State governors and health officials angrily lashed out at the Trump administration on Friday after learning its promise to release the nation’s “entire supply” of vaccine doses would result in only a modest bump to their stockpiles and wouldn’t be nearly enough to cover the seniors that federal officials said should now be eligible.
Administration officials pushed back, insisting it was yet another misunderstanding about a rolling system that is continually accepting and shipping out new doses.
The federal government had been holding some second doses in reserve, but was releasing them to the states on a continual basis so people could make their second appointments on time.
“We’re releasing the entire supply we have for you to order, rather than holding second doses,” Health Secretary Alex Azar announced earlier this week in a call to governors.
The White House also called on the governors to expand eligibility beyond health care workers and nursing home residents to anyone over 65 years old.
“This is not a supply issue at this moment in time. We actually have more vaccine today, in reserve, than has been ordered by states to be administered, and we want to clear that out,” Vice President Mike Pence told governors on the same call, of which ABC News acquired audio.
But when a significant boost of doses didn’t materialize, the result was predictable — hospitals stopped taking new appointments and panicked residents wondered why they were eligible for the vaccine if more shots weren’t available.
“Governors were told repeatedly by @HHSgov there was a strategic reserve of vaccines, and this week, the American people were told it’d be released to increase supply of vaccine,” tweeted Washington Gov. Jay Inslee.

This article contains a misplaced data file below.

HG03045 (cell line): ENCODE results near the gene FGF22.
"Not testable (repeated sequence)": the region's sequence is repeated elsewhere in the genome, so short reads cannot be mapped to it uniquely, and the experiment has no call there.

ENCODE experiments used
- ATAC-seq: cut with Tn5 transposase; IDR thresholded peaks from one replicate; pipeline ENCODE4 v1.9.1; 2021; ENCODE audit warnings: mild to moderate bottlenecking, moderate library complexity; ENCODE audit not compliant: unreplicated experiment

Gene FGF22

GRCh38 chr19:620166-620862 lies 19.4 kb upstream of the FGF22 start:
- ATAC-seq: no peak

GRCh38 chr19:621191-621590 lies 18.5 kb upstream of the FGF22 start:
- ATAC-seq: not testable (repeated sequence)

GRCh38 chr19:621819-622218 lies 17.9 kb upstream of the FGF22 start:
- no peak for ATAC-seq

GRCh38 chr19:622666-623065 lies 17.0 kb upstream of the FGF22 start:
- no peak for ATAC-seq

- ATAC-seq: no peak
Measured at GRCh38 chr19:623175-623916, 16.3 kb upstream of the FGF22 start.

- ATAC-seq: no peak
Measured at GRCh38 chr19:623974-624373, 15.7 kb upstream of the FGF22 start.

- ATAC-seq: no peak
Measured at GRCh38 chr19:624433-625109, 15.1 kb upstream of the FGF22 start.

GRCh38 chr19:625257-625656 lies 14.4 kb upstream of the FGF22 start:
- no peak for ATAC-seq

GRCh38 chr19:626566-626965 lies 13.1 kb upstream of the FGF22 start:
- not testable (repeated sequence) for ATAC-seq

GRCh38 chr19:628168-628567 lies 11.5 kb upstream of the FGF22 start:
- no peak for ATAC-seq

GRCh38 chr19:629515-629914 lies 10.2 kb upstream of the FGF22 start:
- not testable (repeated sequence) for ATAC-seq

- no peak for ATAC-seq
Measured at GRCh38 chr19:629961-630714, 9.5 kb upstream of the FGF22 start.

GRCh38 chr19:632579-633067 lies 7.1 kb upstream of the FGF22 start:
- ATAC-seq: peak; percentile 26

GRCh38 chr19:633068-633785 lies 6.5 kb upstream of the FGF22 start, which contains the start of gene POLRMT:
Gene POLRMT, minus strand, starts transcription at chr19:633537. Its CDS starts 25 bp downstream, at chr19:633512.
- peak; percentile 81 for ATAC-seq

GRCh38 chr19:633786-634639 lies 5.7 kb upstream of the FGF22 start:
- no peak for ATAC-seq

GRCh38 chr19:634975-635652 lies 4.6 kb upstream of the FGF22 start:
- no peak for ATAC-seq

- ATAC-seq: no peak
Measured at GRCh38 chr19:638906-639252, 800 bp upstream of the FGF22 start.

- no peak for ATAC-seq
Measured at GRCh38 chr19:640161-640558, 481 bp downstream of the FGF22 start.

“It appears now that no reserve exists. The Trump admin. must answer immediately for this deception,” he added.
Oregon’s Gov. Kate Brown added, “This is a deception on a national scale. Oregon’s seniors, teachers, all of us, were depending on the promise of Oregon’s share of the federal reserve of vaccines being released to us.”
Patrick Allen, Oregon’s health director, said in an interview with ABC News that because of the administration’s announcement state officials planned to expand availability on Jan. 23 to anyone over age 65, as well as essential workers.
Now, they won’t.
“I wish the secretary had not said that and caused us to get a lot of people’s hopes up that we’re now not going to be able to meet,” Allen said of Azar.
Likewise, Colorado Gov. Jared Polis said the federal announcement led the state to believe it would get 210,000 more doses next week, but it will now only get 79,000.
“I’m shocked we were lied to and there is no national reserve,” Pollis tweeted.
An official familiar with the logistics of the rollout of the vaccine doses said states should have known that second doses have been going out weekly since Dec. 27. So, when Azar was talking about “the entire supply” he was referring to only 8 million more vaccines.
According to the Centers for Disease Control and Prevention, the administration has shipped out 31 million doses and 12 million doses have been administered. The vast majority of those shots are first doses.
“It’s not like there’s a big warehouse where all of the second doses have been stored up,” said the official.
Another administration official, who also agreed to speak on condition of anonymity, said the states still haven’t exhausted the supply available to order — with some 9 million still in the system as of Friday.
But New York Gov. Andrew Cuomo suggested the damage was done when federal officials called on the states to expand eligibility beyond nursing homes and health care workers. Administration officials said their goal was to let states know they can give the doses to more groups to hasten the rollout and so nothing is wasted.
“What they did was like opening the floodgates of eligibility, and you have a rush of 7 million people: ‘I want the vaccine. I want it now. I was told I’m eligible,'” Cuomo said.
“And that entire flood has to go through a syringe. All this volume, and it has to go through the point of a needle, literally and figuratively,” he said.
ABC News’ Cheyenne Haslett, Brian Hartman, Michelle Stoddart and Stephanie Ebbs contributed to this report.